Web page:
I see in the development community a lot of focus on the different technologies, frameworks, code libraries and frameworks. Maybe this is how it should be. To achieve competency in whatever, one must spend time, energy, effort, money, collect personal practice and experience. But, as times goes by, with acquiring of enough experience, one start to have fast, bird’s eye view and perspective and see things globally, beyond the “magic” of the source code.
I’ve started coding (professionally) a little more than 13 years ago. I’ve seen technologies come and go and evolve. I’ve seen how much, a success of some cool software tool is more depending to the psychology, the investment of big brands or the pull off of big names from certain platforms. I’m gonna point out several examples.
Android Simple User Interface Components – same thing with the native user interface views of Android. It has been more than 10 years of evolution. The “Best”/”Recommended” visual practices changed several times. A Developer could not depend on the newer libraries and create app with them, they will be fast, small in size, but again, they will look and will feel ancient. Because the increasing requirements of the code libraries and the app store, the newer, modern looking components increasingly require greater version of Android. But with the simple components, apps will be compatible to older devices.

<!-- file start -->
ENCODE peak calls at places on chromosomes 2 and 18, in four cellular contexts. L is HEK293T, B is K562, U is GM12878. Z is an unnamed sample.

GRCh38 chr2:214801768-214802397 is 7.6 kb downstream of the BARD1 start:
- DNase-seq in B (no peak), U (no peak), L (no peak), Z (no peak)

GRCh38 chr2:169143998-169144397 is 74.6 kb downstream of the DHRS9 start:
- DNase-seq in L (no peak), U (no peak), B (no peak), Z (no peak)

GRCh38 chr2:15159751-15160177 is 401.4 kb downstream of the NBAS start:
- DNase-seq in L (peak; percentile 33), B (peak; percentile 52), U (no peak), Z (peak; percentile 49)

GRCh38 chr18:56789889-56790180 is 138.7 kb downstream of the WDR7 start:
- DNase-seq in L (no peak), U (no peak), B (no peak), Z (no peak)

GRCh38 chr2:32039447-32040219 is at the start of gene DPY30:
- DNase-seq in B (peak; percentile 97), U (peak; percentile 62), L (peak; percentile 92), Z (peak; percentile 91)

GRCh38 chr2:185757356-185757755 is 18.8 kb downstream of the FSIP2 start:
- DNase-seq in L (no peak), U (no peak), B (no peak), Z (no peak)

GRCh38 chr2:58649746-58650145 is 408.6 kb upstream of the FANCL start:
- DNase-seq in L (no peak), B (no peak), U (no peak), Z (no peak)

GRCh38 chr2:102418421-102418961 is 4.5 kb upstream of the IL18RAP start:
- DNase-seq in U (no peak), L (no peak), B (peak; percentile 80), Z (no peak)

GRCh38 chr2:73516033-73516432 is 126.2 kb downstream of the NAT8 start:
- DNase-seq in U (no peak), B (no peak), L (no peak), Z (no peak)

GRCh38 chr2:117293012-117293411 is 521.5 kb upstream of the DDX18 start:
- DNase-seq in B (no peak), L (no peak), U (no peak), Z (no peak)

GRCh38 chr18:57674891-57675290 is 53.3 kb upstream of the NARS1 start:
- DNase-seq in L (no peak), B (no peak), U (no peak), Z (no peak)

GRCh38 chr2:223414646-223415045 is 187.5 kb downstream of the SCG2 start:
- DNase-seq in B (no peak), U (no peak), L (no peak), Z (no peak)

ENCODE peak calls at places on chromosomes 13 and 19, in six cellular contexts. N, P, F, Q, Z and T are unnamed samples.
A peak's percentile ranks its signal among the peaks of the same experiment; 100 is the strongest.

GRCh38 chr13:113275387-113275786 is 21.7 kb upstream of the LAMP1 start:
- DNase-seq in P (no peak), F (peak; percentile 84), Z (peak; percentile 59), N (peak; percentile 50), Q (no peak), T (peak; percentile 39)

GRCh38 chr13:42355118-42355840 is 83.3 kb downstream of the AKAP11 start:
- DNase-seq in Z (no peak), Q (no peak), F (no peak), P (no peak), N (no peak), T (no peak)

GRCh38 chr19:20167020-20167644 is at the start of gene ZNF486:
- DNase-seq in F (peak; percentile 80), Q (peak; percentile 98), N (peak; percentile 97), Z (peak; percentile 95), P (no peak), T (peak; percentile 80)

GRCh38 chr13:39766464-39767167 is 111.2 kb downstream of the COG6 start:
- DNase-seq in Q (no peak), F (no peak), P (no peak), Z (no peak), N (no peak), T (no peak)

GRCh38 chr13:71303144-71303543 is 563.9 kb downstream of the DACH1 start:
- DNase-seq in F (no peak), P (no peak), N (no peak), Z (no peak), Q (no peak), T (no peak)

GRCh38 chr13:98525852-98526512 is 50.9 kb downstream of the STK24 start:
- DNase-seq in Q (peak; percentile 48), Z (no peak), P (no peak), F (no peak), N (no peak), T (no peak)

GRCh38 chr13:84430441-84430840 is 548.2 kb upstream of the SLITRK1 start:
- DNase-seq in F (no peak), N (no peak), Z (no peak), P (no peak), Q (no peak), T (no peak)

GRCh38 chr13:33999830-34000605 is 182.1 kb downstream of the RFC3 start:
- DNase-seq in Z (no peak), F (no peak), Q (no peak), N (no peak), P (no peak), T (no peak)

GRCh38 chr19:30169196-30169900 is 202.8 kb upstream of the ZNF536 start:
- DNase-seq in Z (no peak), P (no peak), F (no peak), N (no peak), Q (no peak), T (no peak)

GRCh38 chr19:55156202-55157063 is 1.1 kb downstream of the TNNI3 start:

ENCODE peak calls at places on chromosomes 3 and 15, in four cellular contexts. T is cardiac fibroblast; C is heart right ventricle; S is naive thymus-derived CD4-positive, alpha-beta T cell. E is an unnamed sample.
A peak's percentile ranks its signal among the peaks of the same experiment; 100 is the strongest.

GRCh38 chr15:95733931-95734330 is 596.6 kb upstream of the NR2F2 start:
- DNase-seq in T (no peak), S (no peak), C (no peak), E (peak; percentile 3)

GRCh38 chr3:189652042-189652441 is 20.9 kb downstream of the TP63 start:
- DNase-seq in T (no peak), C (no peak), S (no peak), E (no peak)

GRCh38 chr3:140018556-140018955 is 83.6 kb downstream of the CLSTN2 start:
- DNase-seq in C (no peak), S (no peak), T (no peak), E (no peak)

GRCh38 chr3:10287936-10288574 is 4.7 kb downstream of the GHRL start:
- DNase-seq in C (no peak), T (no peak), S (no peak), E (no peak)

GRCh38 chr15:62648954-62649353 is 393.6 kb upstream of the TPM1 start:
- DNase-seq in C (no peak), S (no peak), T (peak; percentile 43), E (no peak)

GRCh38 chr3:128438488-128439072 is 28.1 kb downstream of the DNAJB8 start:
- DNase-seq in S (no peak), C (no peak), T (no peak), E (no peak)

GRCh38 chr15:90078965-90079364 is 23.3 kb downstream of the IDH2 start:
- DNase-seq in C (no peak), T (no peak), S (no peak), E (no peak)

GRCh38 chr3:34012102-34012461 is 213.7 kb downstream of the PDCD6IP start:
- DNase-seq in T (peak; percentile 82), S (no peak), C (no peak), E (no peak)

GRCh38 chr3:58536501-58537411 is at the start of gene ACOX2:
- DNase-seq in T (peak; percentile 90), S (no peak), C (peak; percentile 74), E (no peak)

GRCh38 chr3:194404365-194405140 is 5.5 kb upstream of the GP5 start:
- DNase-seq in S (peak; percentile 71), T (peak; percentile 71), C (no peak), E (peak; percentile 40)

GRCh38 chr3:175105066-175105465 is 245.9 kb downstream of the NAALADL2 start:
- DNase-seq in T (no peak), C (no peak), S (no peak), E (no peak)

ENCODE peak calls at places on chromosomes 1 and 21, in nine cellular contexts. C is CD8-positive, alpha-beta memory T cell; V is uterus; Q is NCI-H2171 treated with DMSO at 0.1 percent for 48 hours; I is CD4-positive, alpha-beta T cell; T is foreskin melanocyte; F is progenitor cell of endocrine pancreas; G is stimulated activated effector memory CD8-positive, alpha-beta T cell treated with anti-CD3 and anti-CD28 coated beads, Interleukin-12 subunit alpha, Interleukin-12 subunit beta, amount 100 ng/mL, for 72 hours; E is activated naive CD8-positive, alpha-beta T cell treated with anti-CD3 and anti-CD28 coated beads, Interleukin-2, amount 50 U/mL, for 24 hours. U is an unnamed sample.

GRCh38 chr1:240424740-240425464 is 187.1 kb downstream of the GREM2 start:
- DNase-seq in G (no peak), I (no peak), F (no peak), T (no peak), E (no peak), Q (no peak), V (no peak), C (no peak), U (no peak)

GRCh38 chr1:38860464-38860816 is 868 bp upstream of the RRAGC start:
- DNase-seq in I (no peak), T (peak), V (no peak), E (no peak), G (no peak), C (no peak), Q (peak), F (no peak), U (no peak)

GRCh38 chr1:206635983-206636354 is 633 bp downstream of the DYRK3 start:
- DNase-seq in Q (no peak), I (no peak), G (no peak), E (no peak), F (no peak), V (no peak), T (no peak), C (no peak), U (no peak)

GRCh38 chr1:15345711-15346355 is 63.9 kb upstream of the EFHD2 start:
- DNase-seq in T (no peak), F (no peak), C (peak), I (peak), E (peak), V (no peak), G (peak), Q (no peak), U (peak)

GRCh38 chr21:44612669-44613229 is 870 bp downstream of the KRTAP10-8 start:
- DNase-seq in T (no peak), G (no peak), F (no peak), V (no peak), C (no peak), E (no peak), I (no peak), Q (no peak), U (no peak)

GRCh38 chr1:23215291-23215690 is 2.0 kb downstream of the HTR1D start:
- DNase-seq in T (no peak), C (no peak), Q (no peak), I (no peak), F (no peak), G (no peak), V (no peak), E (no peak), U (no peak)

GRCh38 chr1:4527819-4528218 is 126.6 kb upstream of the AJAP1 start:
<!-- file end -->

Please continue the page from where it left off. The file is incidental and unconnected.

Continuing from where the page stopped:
Different corporations tried and are trying different platforms, frameworks and libraries for the front end layers – for the web or for the proprietary platforms. Adobe had Flash runtime and invested in a framework for business applications (Flex). Partially Thanks to Apple, it failed. Microsoft had Silver-light equivalent of flash/flex and also failed. Microsoft had Windows Phone and Metro UI. No normal user remembers it today. Sun, after that Oracle had Java Applets or Java Web Applications concept for integrating with the web and the user applications layer. Because of never-ending security issues, the slowness of changes in Java and other political issues today Java is mostly for the Enterprise Back-End. All else is probably in decline/decrease.
Google today is trying to push a framework that is a mix of all the past ideas – Flutter. I have several projects with it, so I have some personal experience and mixed sense from it. It does not need a plugin like Applets, Silverlight or Flash for the Web and it also creates apps for iOS, Android and Desktop. It uses again a 3rd – non-native language and it cross-compiles. My builds take from 30 seconds to 4 minutes [depending on the hardware and other factors]. It does not perform good on old devices – I have an Android 4.0 and the Web version is not starting at all there. My global two cents are – until a cooperation around a technology it not negotiated and integrated between Microsoft, Apple, Google [and other big names], it will fade away at some point. Web Assembly may not, but it depends on the progress of standardization. Again, it is not logical issue, but political, financial and emotional.